return (evenSum + oddSum, evenCount, oddCount);
}

public static IEnumerable<int> RangeWithoutStart(int start, int end) => Enumerable.Range(start + 1, end - start - 1);

public static void Main()
{
var start = 2;
var end = 6;
var range = RangeWithoutStart(start, end);
var (sum, evenCount, oddCount) = SumCount2(range, x => x % 2 == 0);
Console.WriteLine($"Sum - { sum } | Even - { evenCount } | Odd - {oddCount}"); } }  Try it Online The current implementation of SumCount will loop twice into source, we can reduce to one by using Aggregate: public static (int, int) SumCount(IEnumerable<int> source) => source.Aggregate((0, 0), (a, b) => (a.Item1 + b, a.Item2 + 1));  Learning concept: These concepts are keys in Functional Programming but here it shows the beauty of a multi-paradigm language like C#. • I think this answer is too advanced for the beginner level of the OP. Jun 7, 2021 at 15:45 • @RickDavin I think it is nice to discover new way of doing stuff. I learnt linq by looking at example. I decided to post because I dont think that I am the only person who love to learn by example. I will add a caveat though. Jun 7, 2021 at 15:49 • Thank you very much! This code is a set of symbols and words for me, so it definetily on another level for now) Currently, I'm studying with a course on youtube, but after the end, I promise to have a deal with it. Jun 7, 2021 at 18:41 • @JediMan You will have all the time needed. Have fun learning. C# is a great language. Jun 7, 2021 at 19:05 • @RickDavin Learning new things is hard. It gets easier and more relevant when the thing solves an active problem you have (under the same vein as "even food you don't like tastes better when hungrier"). OP is in a prime position to understand and learn, as they are acutely aware of the problem domain since they just tried to solve it themselves. Code reviews can entail improved implementations when it adds something (and is not just an arbitrary rewrite), as is the case here. May 18 at 17:10 You should try your program whith different values. When asked for the first number, enter "abcdef". Hit enter, and see what happens. In such a case, when you can't be sure that the string to parse is ok, use int.TryParse(...). • Yes, thanks. I know this program will throw exception if I enter "abcdef". The question is whether I can improve code somewhere to gain more performance or make better for understanding. Sorry for misunderstanding. Jun 7, 2021 at 14:00 • Will it be better to use try catch instead of TryParse? If I use TryParse(), it will return zero and my calculating will be wrong. Isn't it good to use try catch to catch exception and do a warning then? Jun 7, 2021 at 14:02 • @JediMan Good question. Try it with TryParse and you'll find it actually returns false! TryParse returns true if it is able to parse, and false otherwise. That means you can use it in an if block and end the program or display an error if the user entered bad input. Jun 8, 2021 at 3:58 • @Nate Barbettini, understood and dealed with TryParse(), thank you. Jun 8, 2021 at 8:02 Sure it's good. I think loops in this case are not needed. The following is based on the famous: 1 = 1^2 1+3 = 2^2 1+3+5 = 3^2 ...  Included the loop so you see how it waits. It is not well tested and it can be improved: namespace odd { public record Result ( long oddCount, long eavenCount, long sum ); class Program { static Result mathPreliminaries(long start, long finish){ // remove one from finish and add one to start // to make them exclusive // you can also hack other parts to get desired output finish -= 1; start += 1; // total numbers in this range // eg start = 2, finish = 5 => [2, 3, 4, 5] => count = 5 -2 + 1 = 4 long totalNumCount = finish - start +1; // the following is the same as {finish//2 + finish%2} just(i think) more efficient with bit hack // you can see by {1+ 3+ 5 = 3 ^2} that the total count of odds is 3, same as: // 5//2 = 2 + 5%2 , that is 3 long finishOddCount = (finish >> 1) + (finish & 1); // we do the same for the starting number // from previous example would be starting at number 2: // 2//2 = 1 + 2%2 = 1, so you see there is only one odd {1 = 1^2} long startOddCount = (start >> 1) +(start & 1); // now you apply the square part to get the sum // {1+ 3+ 5 = 3 ^2 = 9} long oddFinishSum = finishOddCount * finishOddCount; // {1 = 1^2 = 1} long oddStartSum = startOddCount * startOddCount; // the sum of odds would be // the sum of odds to the finish minus the the sum of odds to start // in this case 9 - 1 = 8 and if the starting number is odd we would sum it ass well // since 0b10 & 1 = 0 * 2 = 0 in this example is not sumed long oddSum = oddFinishSum - oddStartSum + ((start & 1) * start); // the odd count is done in the same fashion // 3 - 1 = 2 and we would sum one if start was odd long oddCount = finishOddCount - startOddCount + (start & 1); // now this I had to write a bit on white board but is quite simple to see // 1 + 3 + 5 = 9 and 2 + 4 = 6 // if finish was even that would be 2 + 4 + 6 = 12 // 6 = 9 - 3 that is sum of odd - count of odd is sum of even // if finish was even 9 + 3 = 12 // in case you ar wondering the following is a ternary if else statement // you also see them in javascript // https://docs.microsoft.com/en-us/dotnet/csharp/language-reference/operators/conditional-operator long evenFinishSum = (finish & 1) == 1 ? oddFinishSum - finishOddCount : oddFinishSum + finishOddCount; // same for the start // 2 & 1 = 1 so // odd start sum = 1 - 1 = 0 long evenStartSum = (start & 1) == 1 ? oddStartSum - startOddCount : oddStartSum + startOddCount - start; // even sum is difference between the two // in this cas is 6- 0 = 6 long evenSum = evenFinishSum - evenStartSum; // total sum is the sum of evens and odds long totalSum = oddSum + evenSum; // cound of evens is the total count minus the cound of odds return new Result(oddCount, totalNumCount - oddCount, totalSum); } public static void Main(){ Console.WriteLine("Give me a Natural(including 0): "); // use long so you see time difference on big numbers long numberOne = Convert.ToInt64(Console.ReadLine()); Console.WriteLine("Give me another: "); long numberTwo = Convert.ToInt64(Console.ReadLine()); // if numbers are equal we return 0 as in the loop var result = new Result(0, 0 ,0); if (numberOne != numberTwo){ // get the max number between the two long finish = Math.Max(numberOne, numberTwo); // not using min, just cancel the one that was larger long start = numberOne + numberTwo - finish; // get result from function result = mathPreliminaries(start, finish); } Console.WriteLine($"Sum - {result.sum}, Even - {result.eavenCount}, Odd -{result.oddCount}");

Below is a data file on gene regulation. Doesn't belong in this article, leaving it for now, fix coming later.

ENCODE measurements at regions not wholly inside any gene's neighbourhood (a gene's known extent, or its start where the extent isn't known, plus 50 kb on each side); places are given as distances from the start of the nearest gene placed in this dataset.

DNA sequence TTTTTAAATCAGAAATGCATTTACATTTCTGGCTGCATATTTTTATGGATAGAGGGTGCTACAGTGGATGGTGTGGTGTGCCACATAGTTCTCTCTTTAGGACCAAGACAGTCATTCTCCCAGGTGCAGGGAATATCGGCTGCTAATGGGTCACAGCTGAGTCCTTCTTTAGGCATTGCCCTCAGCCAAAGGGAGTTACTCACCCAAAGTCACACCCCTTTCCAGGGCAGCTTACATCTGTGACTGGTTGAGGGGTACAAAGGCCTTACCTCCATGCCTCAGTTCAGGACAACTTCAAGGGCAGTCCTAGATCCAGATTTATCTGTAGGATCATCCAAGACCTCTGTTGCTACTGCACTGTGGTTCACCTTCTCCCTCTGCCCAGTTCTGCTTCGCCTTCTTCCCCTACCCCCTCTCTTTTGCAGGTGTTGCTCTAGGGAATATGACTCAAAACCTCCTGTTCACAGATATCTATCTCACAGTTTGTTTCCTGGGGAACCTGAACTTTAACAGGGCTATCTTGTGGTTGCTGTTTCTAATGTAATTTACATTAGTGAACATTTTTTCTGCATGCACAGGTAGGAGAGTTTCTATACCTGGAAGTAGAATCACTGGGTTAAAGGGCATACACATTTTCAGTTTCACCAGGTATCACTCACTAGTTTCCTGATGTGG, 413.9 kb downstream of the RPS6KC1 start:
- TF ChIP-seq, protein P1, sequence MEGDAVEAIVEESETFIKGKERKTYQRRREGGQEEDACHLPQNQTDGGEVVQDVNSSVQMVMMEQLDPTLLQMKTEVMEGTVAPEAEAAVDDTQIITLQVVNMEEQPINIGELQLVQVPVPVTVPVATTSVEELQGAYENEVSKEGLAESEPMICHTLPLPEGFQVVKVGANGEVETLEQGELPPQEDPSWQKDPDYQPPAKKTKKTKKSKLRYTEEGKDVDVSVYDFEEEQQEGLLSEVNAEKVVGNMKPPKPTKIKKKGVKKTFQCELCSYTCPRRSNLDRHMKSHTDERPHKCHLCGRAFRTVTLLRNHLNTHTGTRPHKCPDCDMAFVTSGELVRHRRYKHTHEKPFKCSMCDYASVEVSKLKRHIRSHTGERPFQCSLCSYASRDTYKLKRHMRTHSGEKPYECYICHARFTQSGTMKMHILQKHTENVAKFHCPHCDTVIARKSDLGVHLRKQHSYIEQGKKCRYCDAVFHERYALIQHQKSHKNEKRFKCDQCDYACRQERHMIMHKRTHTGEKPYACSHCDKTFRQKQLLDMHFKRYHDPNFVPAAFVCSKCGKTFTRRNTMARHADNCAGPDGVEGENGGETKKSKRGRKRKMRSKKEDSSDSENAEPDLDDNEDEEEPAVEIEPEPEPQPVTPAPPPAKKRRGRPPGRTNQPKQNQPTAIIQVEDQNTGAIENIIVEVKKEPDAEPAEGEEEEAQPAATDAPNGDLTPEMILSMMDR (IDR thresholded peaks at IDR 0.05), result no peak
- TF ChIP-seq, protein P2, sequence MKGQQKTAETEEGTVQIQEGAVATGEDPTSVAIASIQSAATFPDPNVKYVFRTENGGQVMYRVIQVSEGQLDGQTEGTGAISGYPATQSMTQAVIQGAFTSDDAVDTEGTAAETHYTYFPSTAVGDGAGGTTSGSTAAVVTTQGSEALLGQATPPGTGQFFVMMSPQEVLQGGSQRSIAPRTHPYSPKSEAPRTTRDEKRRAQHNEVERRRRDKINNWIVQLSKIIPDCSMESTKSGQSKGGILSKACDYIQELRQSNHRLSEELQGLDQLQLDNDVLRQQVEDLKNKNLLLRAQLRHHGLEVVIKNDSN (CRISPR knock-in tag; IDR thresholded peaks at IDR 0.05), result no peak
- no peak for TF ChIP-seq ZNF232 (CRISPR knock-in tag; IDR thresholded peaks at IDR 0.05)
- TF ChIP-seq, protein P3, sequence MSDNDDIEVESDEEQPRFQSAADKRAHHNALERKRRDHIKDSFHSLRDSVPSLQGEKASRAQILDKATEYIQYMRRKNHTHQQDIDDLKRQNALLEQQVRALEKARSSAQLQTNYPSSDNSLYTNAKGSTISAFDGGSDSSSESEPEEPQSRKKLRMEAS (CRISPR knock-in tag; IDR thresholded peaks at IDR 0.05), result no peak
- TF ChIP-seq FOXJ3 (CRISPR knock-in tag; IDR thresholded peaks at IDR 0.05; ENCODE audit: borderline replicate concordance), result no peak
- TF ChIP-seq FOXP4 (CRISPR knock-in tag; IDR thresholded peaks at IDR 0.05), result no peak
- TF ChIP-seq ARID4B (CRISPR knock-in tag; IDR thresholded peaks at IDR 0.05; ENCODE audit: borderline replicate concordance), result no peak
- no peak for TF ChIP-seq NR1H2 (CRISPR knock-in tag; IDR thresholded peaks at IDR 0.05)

// run as loop to see time difference on large numbers
long sum = 0;
for (long i = numberOne+1; i < numberTwo; i++)
{
sum += i;
}
Console.WriteLine(sum);
}
}
}



You can also mix this with: sum of n = ((n^2)/2) + n/2

• This answer could use more insightful observations about the code. May 16 at 21:25